Flying ants are not a separate species. These pests are actually members of other ant species, and winged varieties emerge for a brief period of time while the ants are mating. While a few flying ants spotted here or there can usually be ignored, an infestation can be a bigger problem, one which you would understandably want to kill off. You can kill flying ants on sight or by attacking the colony they come from directly.
Part 1 of 2: Kill Flying Ants One by One
Use a commercial aerosol. There are a variety of commercial bug poisons you can use against ants of all varieties, and any ant spray should be effective against flying ants. To get to the ants mid-flight, choose an aerosol variety with an easy-to-direct spout.
- Always follow the label instructions to prevent accidental and potentially hazardous misuse.
- Never direct aerosol poisons at any other person or animal in your household.
- Make sure that the poison you use is safe to use indoors if you plan on killing flying ants indoors.
- You also need to verify that the aerosol you plan to use is legal in your area.
Make a natural peppermint spray. Peppermint oil kills flying ants via suffocation. You can mix peppermint oil with water and soap in a spray bottle to create your own natural aerosol insecticide.
- Combine one part liquid soap and with two parts water in a spray bottle, then add several drops of peppermint essential oil. Mix well to combine. Spray this solution on any flying ants you see, either at rest or in flight.
Spray the ants with dish soap. Dish soap alone is effective against flying ants since it sticks to the ants' bodies and dehydrates them to death. To make a solution that you can easily use to attack flying ants, dilute the dish soap with water inside a standard spray bottle.
- Fill a bottle with water and add a few squirts of liquid dish soap. Mix well so that the soap is evenly distributed throughout the water. Spray winged ants in flight or at rest when you see them.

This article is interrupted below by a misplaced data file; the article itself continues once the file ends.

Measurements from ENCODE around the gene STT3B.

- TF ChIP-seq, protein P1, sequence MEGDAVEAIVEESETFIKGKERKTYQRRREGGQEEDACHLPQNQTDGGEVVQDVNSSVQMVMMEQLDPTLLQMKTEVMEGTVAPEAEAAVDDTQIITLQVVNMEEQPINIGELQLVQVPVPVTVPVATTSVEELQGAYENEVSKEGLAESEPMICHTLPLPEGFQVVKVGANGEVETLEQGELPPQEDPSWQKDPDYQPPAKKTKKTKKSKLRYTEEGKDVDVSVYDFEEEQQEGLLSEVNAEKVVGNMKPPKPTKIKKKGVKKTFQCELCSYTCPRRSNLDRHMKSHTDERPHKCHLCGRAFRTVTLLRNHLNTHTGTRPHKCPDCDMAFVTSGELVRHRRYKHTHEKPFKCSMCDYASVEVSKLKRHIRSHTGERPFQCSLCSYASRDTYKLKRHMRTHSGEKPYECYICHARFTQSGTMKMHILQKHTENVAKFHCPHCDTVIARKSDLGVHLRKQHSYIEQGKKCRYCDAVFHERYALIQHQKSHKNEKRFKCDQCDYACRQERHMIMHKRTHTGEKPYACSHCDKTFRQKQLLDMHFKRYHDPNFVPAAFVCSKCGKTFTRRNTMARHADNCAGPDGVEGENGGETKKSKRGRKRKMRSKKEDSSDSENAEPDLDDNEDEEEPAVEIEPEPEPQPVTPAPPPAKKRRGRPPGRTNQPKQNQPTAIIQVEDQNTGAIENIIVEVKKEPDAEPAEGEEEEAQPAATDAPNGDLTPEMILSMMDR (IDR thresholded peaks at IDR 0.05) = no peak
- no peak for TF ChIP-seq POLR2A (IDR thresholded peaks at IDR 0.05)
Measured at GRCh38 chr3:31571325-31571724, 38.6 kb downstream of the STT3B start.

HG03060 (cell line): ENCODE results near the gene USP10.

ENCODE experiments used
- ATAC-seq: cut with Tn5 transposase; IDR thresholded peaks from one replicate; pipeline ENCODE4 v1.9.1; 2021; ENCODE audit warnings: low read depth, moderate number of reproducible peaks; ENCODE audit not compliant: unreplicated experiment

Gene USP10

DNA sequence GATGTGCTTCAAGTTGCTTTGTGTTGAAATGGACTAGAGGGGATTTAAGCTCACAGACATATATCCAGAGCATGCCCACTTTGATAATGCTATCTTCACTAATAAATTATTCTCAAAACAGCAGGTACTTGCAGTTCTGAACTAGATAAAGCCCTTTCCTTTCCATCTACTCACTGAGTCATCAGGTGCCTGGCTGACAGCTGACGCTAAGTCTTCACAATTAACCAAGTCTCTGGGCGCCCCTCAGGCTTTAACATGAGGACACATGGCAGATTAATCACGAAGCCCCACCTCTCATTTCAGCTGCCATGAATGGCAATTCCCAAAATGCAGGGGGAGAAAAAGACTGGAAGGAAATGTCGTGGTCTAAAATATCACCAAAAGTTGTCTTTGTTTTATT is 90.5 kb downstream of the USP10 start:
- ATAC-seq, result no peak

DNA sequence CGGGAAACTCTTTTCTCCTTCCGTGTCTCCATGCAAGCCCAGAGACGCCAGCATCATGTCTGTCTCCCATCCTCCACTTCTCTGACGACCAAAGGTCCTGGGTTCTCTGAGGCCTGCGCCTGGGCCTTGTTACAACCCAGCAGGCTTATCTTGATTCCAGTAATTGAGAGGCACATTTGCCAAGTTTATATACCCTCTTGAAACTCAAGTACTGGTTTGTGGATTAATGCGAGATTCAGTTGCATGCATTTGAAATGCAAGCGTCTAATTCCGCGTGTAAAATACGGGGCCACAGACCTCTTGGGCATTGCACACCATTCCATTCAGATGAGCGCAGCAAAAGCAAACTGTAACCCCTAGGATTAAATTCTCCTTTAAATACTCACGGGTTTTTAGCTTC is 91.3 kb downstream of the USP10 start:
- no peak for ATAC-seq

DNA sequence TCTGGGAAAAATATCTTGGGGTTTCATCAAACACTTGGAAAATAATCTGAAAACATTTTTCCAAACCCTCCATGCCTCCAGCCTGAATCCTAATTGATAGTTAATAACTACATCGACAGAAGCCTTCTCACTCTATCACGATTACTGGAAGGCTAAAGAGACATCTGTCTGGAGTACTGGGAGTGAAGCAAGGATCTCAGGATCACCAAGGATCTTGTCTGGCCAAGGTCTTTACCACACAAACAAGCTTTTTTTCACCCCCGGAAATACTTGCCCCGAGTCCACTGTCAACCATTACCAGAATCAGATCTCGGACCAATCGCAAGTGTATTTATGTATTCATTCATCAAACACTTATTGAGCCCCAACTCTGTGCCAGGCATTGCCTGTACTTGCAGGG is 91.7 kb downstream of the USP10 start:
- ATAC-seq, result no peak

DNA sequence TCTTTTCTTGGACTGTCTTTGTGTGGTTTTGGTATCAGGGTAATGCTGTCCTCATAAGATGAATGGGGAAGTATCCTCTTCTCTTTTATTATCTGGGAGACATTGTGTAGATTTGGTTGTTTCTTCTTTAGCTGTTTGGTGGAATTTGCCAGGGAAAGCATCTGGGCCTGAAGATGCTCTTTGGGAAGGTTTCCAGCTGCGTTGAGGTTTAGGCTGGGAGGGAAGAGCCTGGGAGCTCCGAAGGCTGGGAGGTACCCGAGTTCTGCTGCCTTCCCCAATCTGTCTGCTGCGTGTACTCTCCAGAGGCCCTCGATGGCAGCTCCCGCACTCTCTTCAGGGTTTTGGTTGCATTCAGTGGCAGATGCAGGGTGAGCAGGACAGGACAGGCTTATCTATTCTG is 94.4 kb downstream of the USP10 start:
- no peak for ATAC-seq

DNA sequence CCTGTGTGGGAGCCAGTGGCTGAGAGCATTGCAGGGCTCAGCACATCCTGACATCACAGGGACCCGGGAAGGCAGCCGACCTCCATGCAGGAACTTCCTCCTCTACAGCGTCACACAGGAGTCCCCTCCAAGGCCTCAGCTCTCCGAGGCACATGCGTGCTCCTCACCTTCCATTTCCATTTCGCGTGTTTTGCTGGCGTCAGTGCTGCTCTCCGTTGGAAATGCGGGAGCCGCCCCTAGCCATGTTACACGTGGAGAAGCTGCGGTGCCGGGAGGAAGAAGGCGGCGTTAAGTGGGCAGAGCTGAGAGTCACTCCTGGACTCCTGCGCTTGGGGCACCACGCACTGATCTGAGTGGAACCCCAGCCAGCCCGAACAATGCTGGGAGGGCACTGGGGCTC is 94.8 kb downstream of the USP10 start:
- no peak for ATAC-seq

Lay out some diatomaceous earth. Diatomaceous earth works against ants by dehydrating them to death. Lay a perimeter around potential food sources. If the ant steps into it, its body will be pierced by the small, jagged granules. The ant will eventually die from these wounds.
- Use food grade diatomaceous earth so that it is safer to use around kids and pets.
- Sprinkle the DE in any area you expect to find ants. The closer it is to a food source, the better, since flying ants are more likely to land at a spot directly next to the food rather than a spot further away.
- Do not wet the DE. It should be kept dry so that the sharp granules work as effectively as possible.
- Since the ants have to cross into the DE directly, there is no guarantee that it will be effective against flying ants, since flying ants might find a way to access the food source without crawling over the DE surrounding it. As a powerful ant killer, though, you may still find DE worth trying.
Invest in a bug zapper. An electric bug zapper works well against many different types of flying insects, and flying ants are no exception. Hang the bug zapper in an area you typically catch flying ants in and wait for the device to take care of the problem for you.
- When hanging bug zappers, place them in open areas that insects can fly into easily. It is also important to place them out of the reach of pets or children. While the electricity produced by the bug zapper is not usually enough to cause any severe harm to larger pets, like dogs and cats, or to most children, the shock produced can still be painful.
- The bug zapper itself should lure the flying ants toward it.
- Follow the instructions carefully to avoid misusing the bug zapper in a potentially hazardous way.
Trap ants with tape. Lay a perimeter of tape around potential food sources. When the ants land on the tape, they will get stuck and will be unable to fly away.
- In order for this to be effective, you need to place the sticky side of the tape up and position it as close to the food source as possible. Flying ants are less likely to land on the tape if it is not directly next to the food source.
- Since flying ants travel by flying instead of crawling, this treatment is not always the most effective. After all, you cannot guarantee that the flying ants will land on the tape since, technically, there is some chance that they can fly around it. Nonetheless, as a non-toxic, inexpensive option, it may still be worth a chance.
Part 2 of 2: Attack the Colony